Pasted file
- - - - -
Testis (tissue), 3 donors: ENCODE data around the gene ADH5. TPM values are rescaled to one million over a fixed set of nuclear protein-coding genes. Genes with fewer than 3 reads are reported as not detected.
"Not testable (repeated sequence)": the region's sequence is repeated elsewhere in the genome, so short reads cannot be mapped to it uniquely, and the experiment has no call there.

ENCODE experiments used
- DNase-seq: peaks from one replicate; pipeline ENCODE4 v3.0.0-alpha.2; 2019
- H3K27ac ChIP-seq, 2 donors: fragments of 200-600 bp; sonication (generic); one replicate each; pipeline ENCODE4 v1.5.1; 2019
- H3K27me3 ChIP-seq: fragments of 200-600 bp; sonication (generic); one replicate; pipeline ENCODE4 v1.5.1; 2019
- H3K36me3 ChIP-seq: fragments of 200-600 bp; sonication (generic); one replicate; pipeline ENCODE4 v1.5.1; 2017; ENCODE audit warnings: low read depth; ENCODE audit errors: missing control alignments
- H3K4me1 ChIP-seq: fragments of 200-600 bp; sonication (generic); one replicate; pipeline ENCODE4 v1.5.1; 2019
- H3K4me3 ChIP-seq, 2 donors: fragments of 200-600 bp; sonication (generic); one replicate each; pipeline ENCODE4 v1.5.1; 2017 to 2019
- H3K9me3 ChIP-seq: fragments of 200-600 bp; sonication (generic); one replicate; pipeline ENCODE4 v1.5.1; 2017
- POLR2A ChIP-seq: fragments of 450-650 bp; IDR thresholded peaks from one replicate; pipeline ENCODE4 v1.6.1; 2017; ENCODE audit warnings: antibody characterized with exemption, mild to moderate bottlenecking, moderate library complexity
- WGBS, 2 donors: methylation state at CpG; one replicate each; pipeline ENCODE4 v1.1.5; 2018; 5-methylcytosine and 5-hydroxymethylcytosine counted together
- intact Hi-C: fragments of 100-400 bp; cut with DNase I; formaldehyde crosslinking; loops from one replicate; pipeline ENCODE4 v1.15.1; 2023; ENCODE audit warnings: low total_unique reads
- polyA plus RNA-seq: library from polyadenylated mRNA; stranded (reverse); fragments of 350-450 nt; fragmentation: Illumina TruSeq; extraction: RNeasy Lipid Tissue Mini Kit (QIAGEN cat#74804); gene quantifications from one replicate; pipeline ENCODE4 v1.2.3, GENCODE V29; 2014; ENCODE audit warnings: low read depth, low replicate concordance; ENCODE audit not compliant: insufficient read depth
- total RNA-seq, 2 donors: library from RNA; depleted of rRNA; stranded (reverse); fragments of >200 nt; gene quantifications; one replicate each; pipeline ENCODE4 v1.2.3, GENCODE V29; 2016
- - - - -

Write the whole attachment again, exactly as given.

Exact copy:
Testis (tissue), 3 donors: ENCODE data around the gene ADH5. TPM values are rescaled to one million over a fixed set of nuclear protein-coding genes. Genes with fewer than 3 reads are reported as not detected.
"Not testable (repeated sequence)": the region's sequence is repeated elsewhere in the genome, so short reads cannot be mapped to it uniquely, and the experiment has no call there.

ENCODE experiments used
- DNase-seq: peaks from one replicate; pipeline ENCODE4 v3.0.0-alpha.2; 2019
- H3K27ac ChIP-seq, 2 donors: fragments of 200-600 bp; sonication (generic); one replicate each; pipeline ENCODE4 v1.5.1; 2019
- H3K27me3 ChIP-seq: fragments of 200-600 bp; sonication (generic); one replicate; pipeline ENCODE4 v1.5.1; 2019
- H3K36me3 ChIP-seq: fragments of 200-600 bp; sonication (generic); one replicate; pipeline ENCODE4 v1.5.1; 2017; ENCODE audit warnings: low read depth; ENCODE audit errors: missing control alignments
- H3K4me1 ChIP-seq: fragments of 200-600 bp; sonication (generic); one replicate; pipeline ENCODE4 v1.5.1; 2019
- H3K4me3 ChIP-seq, 2 donors: fragments of 200-600 bp; sonication (generic); one replicate each; pipeline ENCODE4 v1.5.1; 2017 to 2019
- H3K9me3 ChIP-seq: fragments of 200-600 bp; sonication (generic); one replicate; pipeline ENCODE4 v1.5.1; 2017
- POLR2A ChIP-seq: fragments of 450-650 bp; IDR thresholded peaks from one replicate; pipeline ENCODE4 v1.6.1; 2017; ENCODE audit warnings: antibody characterized with exemption, mild to moderate bottlenecking, moderate library complexity
- WGBS, 2 donors: methylation state at CpG; one replicate each; pipeline ENCODE4 v1.1.5; 2018; 5-methylcytosine and 5-hydroxymethylcytosine counted together
- intact Hi-C: fragments of 100-400 bp; cut with DNase I; formaldehyde crosslinking; loops from one replicate; pipeline ENCODE4 v1.15.1; 2023; ENCODE audit warnings: low total_unique reads
- polyA plus RNA-seq: library from polyadenylated mRNA; stranded (reverse); fragments of 350-450 nt; fragmentation: Illumina TruSeq; extraction: RNeasy Lipid Tissue Mini Kit (QIAGEN cat#74804); gene quantifications from one replicate; pipeline ENCODE4 v1.2.3, GENCODE V29; 2014; ENCODE audit warnings: low read depth, low replicate concordance; ENCODE audit not compliant: insufficient read depth
- total RNA-seq, 2 donors: library from RNA; depleted of rRNA; stranded (reverse); fragments of >200 nt; gene quantifications; one replicate each; pipeline ENCODE4 v1.2.3, GENCODE V29; 2016